We had two more games left in our flight to see who'd play in the championship game. We were scheduled to play Dominica in two days, a team we were supposed to beat. We practiced twice a day, and I tried to solve my problems: with Tekal gone, no real center; a strange new offense; and lots of dissension.
We lost to Dominica by 10 points. All the advice I gave my team fell on deaf ears. Our 1-3-1 trap leaked badly and nobody could make a basket. Even the transplants played poorly. Our team's morale hit bottom because we'd been eliminated from any chance to play for the championship.
But we still had Jamaica left to play. The defending champions seemed invincible. They had men with NBA size, and their best player was called Skywalker, for obvious reasons. If we could beat them, we could salvage our pride. I figured we were 30-point underdogs, especially on their home court. Where was Bobby when I needed him?
The day before the finale, Lucaso gave a heartrending speech to the team and me. He told how he had put himself on the line with the government to get money for the trip. He reminded the guys about the love they should have for their mother country, and he made it clear that we had to make an honorable showing or, frankly, he would be too embarrassed to go home and face his superiors.
I worked hard with the team. We began to have better practices, mostly because the players realized I wouldn't quit on them. I played Bum and Grantly more and the transplants less. The jealousies began to fade.
When the game started, the arena was packed with Jamaicans. As I'd anticipated, their team tried to get the ball inside. But we clogged up the lane and made them shoot from the perimeter. When they missed, they played volleyball with the ball until they scored. But we were scoring, too, and were only eight points down at the half.
Jamaica scored two quick baskets to start the second half. Then, a miracle began to unfold. During the next eight minutes, we outscored them 30 to 4. They called their last time-out with nine minutes left in the game. We were ahead by 14 points. We were as bewildered as the crowd. I even began to get silly and think we could hold on. Their coach wisely changed to a man-to-man defense. Since I'd thrown out our man-to-man offense, we started having trouble scoring. We were losing our lead, fast. With 4:32 remaining, I called our last time-out. We were five points ahead and couldn't score. I lined the team up in the four-corner offense and told Nya to handle the ball. I assigned the rest of the guys a corner to stand in. During the next four minutes, Nya and Wyllie each scored a basket—and the Jamaicans scored seven points. We were up by two.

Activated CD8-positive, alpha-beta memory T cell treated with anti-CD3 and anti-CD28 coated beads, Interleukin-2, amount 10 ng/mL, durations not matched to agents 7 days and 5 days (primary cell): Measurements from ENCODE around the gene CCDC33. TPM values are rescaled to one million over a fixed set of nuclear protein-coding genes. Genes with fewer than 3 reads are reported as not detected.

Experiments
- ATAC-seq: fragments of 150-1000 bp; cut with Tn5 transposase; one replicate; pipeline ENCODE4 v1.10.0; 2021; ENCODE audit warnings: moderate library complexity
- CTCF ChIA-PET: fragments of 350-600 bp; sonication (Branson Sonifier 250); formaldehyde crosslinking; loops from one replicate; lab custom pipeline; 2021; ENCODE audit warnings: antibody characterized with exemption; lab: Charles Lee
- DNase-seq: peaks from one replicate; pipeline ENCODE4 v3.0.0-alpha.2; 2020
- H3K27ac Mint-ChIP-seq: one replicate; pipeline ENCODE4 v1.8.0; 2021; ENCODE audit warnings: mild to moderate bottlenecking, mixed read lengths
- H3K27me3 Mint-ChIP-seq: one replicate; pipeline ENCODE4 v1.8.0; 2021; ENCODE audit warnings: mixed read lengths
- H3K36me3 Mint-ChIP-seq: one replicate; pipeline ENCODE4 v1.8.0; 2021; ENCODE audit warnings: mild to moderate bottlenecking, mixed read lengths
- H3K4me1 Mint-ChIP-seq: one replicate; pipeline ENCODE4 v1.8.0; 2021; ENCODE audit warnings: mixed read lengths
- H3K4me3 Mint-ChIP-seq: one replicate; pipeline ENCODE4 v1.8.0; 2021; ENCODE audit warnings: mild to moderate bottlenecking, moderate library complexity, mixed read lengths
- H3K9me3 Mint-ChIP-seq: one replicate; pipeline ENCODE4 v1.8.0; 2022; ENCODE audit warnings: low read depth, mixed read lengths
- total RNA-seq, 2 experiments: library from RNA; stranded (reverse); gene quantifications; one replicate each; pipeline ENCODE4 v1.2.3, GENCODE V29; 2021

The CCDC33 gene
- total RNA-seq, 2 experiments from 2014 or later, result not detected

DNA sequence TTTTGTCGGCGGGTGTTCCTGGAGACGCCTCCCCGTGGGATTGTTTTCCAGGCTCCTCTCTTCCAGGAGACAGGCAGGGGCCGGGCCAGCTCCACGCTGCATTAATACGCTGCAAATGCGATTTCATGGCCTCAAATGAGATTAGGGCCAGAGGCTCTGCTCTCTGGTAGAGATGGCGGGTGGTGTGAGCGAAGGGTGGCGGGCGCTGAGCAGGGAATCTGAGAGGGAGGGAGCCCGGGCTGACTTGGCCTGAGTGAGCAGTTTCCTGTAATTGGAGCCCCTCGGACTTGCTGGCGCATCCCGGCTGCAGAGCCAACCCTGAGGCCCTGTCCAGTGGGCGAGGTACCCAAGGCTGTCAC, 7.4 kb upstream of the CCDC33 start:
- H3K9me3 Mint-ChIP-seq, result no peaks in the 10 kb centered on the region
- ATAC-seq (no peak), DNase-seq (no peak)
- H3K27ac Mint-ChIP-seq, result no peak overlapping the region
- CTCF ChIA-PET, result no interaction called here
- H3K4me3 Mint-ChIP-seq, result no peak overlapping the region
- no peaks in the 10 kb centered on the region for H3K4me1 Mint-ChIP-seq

By this time, the officials had given in to the highly partisan crowd and were hurting us badly. With 32 seconds left, Skywalker made two free throws to tie the score. The next scenes are vivid in my memory:
We get the ball inbounds. Nya dribbles around for 12 seconds and shoots wildly. There's a mad scramble. Bodies are flying. The ball is flicked loose and bounces out in the lane. Grantly roars out of the pack, picks up the ball and rainbows it toward the basket. He scores!
The Jamaicans attack our zone for one last shot. They set up...and Bum makes the interception. We win!
The crowd and refs are stunned. We're hysterical. All of the other tournament teams come out of the stands and carry our boys around like NCAA champions. Lucaso and I cement our friendship with tears.
We stayed out all night, singing patriotic songs. It turned out to be good training for me. You see, the government made me an honorary citizen in January 1983. Eat your heart out, Bobby.